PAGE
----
Dynasties are boring. Players lose the motivation to put in effort, and fans don’t bother watching, because the end result is already determined. Boring is bad for business, and at the end of the day, esports (and sports in general) are an entertainment business.
Believe it or not, the North American League of Legends Championship Series, or NA LCS, prior to 2018, was a league of dynasties. The introduction of franchising, resulting in a shift of power throughout the league, was set to change all that. After the 2018 NA LCS Spring Split — the first split of franchising — it’s important to consider the state of the league.
For starters, the most dominating team in “League of Legends” was overthrown in this split. Team SoloMid, or TSM, lost in the quarterfinals, 3-1, to Clutch Gaming. One of the brand new franchises of the league in Clutch Gaming upset one of the world’s premier esports organizations in TSM. For the first time in NA LCS history, TSM — winner of six titles (the most in league history) — did not make a finals appearance.
But that wasn’t the only dynasty that fell.
In the history of the NA LCS, only three teams: TSM, Counter Logic Gaming, or CLG, and Cloud 9, or C9, have ever won a title. None of those three teams even made it to semifinals in this split. CLG failed to qualify for playoffs, and C9 was swept by Team Liquid, or TL, in the other quarterfinal match.
From the ashes of the old guard, four new contenders stepped up to the plate. TL and Echo Fox were teams that had previously struggled, and Clutch Gaming and 100 Thieves were brand-new franchises. After the dust settled, TL emerged as the victor and became the fourth organization to ever win a NA LCS championship.
Sports aren’t supposed to have dynasties. They should be an equal playing field. One team shouldn’t be able to establish a monopoly, and similarly, a small group of teams shouldn’t be able to establish oligopoly. Whether it’s through the retirement of old players, the drafting of new players or the free-agent market, there are supposed to be mechanisms that prevent a handful of teams from accumulating all the wealth and power in a league. It’s an ideal that comes with living in a democratic society.
That ideal isn’t always implemented fully in practice, but you can see how it was completely missing in the NA LCS. Three out of 10 teams held all of accolades, all of the glory and, frankly, all of the fanbase.
If you weren’t a fan of TSM, CLG and C9, it was difficult to remain interested in the league. The NA LCS was becoming an aristocracy along with a series of second-tier teams. The free market failed to establish equality, and when that happens, the governing body usually has to step in to restore order.
That was why Riot Games introduced franchising to the NA LCS. While every team did benefit from franchising, losing teams benefitted more than winning teams. Previously, there was no reason invest in teams such as TL or Echo Fox that were in the bottom half of the standings. No one in their right mind would bet against TSM, C9 or CLG.
Nevertheless, franchising made it so that a team’s financial success was not dependent on their competitive success, thereby giving investors a reason to invest in other teams. Those teams then got the ability to grow and thrive and to eventually one day challenge TSM, C9 and CLG. Riot Games was considering this reality from the moment they considered franchising; they just didn’t expect it to come so soon.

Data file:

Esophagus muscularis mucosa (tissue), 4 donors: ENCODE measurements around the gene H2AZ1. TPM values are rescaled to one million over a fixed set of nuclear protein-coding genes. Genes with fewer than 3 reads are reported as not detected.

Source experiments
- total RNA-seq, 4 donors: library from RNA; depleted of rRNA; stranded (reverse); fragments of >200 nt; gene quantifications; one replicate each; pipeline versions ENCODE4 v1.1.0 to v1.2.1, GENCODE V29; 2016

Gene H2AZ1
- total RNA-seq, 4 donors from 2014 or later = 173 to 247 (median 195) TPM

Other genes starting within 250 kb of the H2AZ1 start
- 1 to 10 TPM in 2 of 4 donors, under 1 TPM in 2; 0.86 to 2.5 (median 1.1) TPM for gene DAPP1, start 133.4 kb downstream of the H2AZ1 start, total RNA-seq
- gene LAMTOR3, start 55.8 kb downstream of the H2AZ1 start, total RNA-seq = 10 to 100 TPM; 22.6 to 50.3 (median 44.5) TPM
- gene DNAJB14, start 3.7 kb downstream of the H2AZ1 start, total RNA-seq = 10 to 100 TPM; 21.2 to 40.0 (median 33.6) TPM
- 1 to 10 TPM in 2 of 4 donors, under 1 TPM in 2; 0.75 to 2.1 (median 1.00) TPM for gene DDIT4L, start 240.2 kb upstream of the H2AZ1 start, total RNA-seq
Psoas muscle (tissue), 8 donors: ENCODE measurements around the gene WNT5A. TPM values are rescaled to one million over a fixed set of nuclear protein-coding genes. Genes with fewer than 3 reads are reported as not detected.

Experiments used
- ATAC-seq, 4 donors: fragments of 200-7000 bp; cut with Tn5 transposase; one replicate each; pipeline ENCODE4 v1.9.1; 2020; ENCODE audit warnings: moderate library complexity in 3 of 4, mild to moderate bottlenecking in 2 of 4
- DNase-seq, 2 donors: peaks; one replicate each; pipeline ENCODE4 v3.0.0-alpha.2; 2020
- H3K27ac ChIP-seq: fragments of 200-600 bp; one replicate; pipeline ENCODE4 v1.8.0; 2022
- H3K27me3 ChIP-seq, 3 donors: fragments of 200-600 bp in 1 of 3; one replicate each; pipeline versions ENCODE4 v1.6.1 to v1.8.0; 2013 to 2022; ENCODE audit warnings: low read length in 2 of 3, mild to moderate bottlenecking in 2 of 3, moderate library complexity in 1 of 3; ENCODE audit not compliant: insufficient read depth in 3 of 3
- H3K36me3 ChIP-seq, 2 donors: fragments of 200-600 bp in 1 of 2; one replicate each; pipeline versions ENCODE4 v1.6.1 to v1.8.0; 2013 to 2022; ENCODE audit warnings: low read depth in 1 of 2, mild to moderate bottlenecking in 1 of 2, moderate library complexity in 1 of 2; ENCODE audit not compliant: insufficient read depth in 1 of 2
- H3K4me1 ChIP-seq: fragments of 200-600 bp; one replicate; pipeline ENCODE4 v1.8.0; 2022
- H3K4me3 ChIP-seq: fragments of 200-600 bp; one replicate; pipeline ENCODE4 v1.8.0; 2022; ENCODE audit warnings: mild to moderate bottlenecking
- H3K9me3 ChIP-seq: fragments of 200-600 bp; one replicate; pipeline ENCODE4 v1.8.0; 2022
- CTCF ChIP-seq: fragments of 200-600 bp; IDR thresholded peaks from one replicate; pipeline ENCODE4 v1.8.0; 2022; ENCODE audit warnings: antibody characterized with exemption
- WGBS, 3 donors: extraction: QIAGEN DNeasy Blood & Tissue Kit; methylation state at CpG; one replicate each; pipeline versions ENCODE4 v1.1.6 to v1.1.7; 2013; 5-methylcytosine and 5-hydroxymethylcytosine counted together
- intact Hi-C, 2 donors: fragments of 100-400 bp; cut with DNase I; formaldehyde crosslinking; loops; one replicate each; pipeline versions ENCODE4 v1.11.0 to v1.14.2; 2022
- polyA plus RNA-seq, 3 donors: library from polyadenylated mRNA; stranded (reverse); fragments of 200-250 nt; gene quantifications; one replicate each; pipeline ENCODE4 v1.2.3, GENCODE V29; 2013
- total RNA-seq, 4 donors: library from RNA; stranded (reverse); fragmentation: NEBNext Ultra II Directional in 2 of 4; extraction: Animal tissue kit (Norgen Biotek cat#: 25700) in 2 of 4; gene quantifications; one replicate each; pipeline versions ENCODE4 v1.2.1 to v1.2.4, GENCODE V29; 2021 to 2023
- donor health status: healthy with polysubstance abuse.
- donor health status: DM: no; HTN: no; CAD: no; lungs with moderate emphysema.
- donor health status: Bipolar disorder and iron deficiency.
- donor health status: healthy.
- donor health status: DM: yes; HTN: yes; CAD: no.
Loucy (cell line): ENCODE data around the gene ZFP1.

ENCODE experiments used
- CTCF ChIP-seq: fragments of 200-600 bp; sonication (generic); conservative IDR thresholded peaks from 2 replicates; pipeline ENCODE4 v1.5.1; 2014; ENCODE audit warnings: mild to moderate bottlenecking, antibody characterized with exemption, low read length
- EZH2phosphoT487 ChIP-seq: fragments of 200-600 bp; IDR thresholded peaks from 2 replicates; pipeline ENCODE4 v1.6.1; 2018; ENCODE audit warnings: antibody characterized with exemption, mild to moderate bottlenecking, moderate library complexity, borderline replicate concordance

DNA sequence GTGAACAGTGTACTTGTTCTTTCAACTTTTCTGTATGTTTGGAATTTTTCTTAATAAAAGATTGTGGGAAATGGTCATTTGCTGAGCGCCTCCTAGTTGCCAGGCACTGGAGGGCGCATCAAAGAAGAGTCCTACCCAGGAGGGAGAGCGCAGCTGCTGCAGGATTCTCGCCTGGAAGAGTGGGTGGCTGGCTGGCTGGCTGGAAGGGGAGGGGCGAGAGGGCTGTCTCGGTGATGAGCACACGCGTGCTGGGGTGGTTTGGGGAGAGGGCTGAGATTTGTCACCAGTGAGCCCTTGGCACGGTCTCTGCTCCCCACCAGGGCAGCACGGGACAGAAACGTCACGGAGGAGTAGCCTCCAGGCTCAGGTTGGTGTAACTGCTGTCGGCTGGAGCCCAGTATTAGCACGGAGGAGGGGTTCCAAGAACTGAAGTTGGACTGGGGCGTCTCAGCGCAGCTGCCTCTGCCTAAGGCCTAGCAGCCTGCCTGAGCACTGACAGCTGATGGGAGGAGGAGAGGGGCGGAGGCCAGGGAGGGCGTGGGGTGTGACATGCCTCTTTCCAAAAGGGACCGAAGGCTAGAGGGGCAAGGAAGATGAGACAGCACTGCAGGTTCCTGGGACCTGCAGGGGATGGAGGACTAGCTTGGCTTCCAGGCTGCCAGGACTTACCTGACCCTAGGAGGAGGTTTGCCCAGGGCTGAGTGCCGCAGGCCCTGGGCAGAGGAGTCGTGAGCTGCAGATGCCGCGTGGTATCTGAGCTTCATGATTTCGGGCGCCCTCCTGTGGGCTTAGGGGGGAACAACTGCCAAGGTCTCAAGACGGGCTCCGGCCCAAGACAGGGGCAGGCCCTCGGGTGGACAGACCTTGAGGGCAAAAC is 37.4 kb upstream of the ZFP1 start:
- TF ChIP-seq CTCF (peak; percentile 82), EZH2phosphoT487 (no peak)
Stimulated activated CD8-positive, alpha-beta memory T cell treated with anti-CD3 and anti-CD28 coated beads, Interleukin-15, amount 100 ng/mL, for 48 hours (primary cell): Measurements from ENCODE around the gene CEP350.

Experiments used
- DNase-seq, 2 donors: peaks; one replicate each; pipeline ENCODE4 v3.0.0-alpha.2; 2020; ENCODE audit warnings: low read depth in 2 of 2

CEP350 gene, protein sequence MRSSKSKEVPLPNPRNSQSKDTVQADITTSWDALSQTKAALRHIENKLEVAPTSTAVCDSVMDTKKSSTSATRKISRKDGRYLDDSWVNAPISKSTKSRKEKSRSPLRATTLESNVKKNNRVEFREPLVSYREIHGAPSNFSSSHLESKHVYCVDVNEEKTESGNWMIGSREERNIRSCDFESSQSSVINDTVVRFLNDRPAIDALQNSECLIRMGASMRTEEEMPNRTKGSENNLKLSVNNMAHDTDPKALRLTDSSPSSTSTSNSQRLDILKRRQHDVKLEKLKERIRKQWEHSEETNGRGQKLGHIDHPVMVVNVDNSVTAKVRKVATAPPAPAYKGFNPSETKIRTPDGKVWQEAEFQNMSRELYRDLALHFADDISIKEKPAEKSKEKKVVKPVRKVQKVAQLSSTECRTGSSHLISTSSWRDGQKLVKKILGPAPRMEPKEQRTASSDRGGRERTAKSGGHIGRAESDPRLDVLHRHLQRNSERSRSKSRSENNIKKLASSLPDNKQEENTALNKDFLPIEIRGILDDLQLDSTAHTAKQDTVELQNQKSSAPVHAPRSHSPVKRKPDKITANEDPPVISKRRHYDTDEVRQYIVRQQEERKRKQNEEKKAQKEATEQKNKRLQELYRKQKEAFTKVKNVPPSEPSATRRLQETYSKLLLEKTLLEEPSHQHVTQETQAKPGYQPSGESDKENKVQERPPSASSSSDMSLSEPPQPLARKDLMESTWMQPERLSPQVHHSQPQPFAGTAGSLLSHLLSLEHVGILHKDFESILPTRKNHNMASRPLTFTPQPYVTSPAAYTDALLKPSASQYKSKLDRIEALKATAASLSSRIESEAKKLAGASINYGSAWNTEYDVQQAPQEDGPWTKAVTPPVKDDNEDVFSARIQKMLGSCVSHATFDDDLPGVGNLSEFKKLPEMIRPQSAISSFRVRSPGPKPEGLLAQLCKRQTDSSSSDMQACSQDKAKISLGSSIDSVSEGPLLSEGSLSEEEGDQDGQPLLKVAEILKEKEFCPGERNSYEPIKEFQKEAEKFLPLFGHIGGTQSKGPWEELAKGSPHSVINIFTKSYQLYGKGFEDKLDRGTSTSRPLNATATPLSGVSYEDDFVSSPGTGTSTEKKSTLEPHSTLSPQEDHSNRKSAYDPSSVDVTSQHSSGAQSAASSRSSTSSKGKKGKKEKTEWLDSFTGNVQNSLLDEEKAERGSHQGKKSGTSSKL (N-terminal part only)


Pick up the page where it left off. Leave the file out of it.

For fans of the old guard, this is not the end of the world.
The more things change, the more they stay the same. TL’s championship roster consisted of several familiar players. Jake “Xmithie” Puchero, Eugene “Pobelter” Park and Yiliang “Peter” “Doublelift” Peng all have previous won championships while on CLG or TSM. Zaqueri “aphromoo” Black, who also broke down barriers this split by becoming the first support player ever to win the split MVP award, also comes from a CLG championship pedigree. We’re still seeing some of the same star players flying different team banners.
And these losses experienced by TSM, CLG and C9 can actually be a good thing. Dynasties are bad for the winning team too. Players, coaches and fans all grow complacent. Just look at how the Golden State Warriors limped into the NBA All-Star break, after dominating the NBA for the past three seasons. They gave up the No. 1 spot in the league to the Houston Rockets, and they are now crawling into the playoffs.
To be candid, TSM, C9 and CLG were stagnating too. Considering North America’s never-ending struggles on the international stage, the teams needed a wake-up call. They needed a domestic challenge in order to up their play on the international stage. As the saying goes, what doesn’t kill you makes you stronger.
In the grand scheme of things, the spring split doesn’t really matter.
Any team can still qualify for Worlds by winning the summer split. This adversity is an opportunity for the old guard to prove that they are truly the kings of North America. If they can return to dominance in the summer, then that means that they will have made significant improvements, which will serve as a promising sign for North America’s chances at Worlds this year.
If they fail, then they should step aside and give another team a shot at representing North America at Worlds. They’ve already had their chance — several chances in fact.
All in all, the 2018 NA LCS Spring Split was a refreshing reboot to a competitive atmosphere that got a little dry. Several new teams and new faces found success, but the league didn’t change so much that it became unrecognizable.
Franchising was a well-calculated and proactive move by Riot Games in an industry that is getting more and more crowded with the likes of the Overwatch League, the NBA 2K League and the H1Z1 Pro League. It should set up an exciting summer split and end to the season.